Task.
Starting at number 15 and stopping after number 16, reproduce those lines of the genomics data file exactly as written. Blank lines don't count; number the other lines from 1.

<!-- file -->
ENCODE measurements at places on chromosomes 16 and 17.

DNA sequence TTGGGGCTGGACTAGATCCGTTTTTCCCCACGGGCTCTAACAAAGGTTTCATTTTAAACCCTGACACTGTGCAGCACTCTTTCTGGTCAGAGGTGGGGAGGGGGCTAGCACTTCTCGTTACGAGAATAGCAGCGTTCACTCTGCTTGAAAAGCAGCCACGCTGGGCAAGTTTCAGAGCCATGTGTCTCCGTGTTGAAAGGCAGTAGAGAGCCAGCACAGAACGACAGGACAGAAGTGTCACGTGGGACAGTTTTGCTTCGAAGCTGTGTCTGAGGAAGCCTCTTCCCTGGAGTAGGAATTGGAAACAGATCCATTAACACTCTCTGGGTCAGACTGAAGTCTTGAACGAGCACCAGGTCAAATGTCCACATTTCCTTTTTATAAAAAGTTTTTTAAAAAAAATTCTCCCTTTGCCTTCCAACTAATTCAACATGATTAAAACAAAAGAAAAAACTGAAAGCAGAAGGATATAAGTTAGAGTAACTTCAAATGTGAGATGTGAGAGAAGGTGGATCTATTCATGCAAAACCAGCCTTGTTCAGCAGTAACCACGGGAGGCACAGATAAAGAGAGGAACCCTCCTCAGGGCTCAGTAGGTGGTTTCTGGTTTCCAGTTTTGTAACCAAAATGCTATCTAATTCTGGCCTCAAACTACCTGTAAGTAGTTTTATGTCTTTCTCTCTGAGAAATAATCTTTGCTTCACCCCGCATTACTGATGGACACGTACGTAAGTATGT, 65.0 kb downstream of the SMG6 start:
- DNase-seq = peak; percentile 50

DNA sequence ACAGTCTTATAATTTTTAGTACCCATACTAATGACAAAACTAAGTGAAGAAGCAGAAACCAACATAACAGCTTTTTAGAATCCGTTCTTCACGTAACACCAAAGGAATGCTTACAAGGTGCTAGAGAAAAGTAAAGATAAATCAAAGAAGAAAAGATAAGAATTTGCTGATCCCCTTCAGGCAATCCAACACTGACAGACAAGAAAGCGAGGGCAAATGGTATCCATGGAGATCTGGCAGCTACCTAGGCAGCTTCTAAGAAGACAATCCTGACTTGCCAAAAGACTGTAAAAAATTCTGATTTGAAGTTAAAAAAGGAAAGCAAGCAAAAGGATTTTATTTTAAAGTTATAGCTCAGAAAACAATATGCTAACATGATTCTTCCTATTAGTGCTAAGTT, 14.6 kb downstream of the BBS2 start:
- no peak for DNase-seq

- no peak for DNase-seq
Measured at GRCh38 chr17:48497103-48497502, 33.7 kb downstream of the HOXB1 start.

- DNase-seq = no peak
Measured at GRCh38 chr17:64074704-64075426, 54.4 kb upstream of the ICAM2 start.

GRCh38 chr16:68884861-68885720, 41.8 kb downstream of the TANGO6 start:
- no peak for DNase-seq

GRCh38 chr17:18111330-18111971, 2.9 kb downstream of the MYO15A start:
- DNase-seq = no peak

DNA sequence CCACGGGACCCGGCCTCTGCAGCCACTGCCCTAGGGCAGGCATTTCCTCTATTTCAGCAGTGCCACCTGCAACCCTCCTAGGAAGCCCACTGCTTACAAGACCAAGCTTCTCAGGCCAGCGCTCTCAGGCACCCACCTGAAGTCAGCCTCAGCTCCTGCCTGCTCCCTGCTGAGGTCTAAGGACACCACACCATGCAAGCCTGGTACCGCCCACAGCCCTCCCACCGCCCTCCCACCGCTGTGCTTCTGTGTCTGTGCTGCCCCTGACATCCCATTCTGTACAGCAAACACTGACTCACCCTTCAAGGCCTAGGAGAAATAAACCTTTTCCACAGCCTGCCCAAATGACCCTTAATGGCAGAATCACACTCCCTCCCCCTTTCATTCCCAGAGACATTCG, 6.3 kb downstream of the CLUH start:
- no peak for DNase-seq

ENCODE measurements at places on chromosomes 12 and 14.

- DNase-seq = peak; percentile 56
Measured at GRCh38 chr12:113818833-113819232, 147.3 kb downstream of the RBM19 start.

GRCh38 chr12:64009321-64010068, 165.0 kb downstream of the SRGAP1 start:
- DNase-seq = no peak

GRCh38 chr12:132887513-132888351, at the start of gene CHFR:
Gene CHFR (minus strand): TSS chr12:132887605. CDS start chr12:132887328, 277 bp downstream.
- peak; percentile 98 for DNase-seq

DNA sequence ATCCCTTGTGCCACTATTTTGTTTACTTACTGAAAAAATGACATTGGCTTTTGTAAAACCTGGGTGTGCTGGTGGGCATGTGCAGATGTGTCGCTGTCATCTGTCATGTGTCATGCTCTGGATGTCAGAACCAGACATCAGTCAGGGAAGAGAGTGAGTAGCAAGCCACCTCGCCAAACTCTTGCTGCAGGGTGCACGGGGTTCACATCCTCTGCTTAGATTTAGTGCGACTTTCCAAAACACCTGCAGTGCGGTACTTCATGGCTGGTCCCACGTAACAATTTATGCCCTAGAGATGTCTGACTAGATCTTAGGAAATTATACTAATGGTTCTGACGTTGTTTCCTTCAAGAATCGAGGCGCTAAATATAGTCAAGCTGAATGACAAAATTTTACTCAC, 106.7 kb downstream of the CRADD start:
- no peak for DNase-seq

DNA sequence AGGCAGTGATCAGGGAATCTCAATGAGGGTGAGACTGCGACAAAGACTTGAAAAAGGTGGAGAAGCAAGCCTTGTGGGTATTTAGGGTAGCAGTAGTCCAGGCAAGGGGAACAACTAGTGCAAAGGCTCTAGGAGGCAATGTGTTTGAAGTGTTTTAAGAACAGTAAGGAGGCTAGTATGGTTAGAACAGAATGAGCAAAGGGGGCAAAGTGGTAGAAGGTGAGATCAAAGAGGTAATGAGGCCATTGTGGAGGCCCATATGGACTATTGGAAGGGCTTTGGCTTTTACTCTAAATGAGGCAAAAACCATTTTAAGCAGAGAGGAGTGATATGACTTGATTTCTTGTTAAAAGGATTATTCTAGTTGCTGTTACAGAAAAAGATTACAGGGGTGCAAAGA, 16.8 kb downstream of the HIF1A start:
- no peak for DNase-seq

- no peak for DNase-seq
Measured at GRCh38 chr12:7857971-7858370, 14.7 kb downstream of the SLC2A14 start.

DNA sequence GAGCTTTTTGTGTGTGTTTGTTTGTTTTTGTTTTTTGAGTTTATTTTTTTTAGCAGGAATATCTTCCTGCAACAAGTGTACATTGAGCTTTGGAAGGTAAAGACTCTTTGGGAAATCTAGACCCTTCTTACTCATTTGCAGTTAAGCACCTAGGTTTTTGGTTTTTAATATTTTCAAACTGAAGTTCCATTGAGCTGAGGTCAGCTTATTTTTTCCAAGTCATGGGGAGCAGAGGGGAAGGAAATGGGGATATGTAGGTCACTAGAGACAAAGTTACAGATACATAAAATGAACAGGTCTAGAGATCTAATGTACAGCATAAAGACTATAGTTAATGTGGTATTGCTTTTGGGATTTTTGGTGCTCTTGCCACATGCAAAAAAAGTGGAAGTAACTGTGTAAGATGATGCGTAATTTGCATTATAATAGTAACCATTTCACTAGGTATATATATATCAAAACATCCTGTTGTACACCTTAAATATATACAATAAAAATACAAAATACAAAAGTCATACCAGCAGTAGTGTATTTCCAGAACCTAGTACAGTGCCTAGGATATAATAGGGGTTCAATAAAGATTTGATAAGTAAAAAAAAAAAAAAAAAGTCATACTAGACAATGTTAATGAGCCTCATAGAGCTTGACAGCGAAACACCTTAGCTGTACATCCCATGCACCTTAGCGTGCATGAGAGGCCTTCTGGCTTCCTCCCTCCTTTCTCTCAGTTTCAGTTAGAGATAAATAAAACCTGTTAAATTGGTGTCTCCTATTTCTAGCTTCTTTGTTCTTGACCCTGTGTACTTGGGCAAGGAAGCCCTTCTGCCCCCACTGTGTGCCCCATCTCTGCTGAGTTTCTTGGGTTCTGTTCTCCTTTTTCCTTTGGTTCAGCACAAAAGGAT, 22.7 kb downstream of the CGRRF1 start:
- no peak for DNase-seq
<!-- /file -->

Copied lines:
- no peak for DNase-seq

ENCODE measurements at places on chromosomes 12 and 14.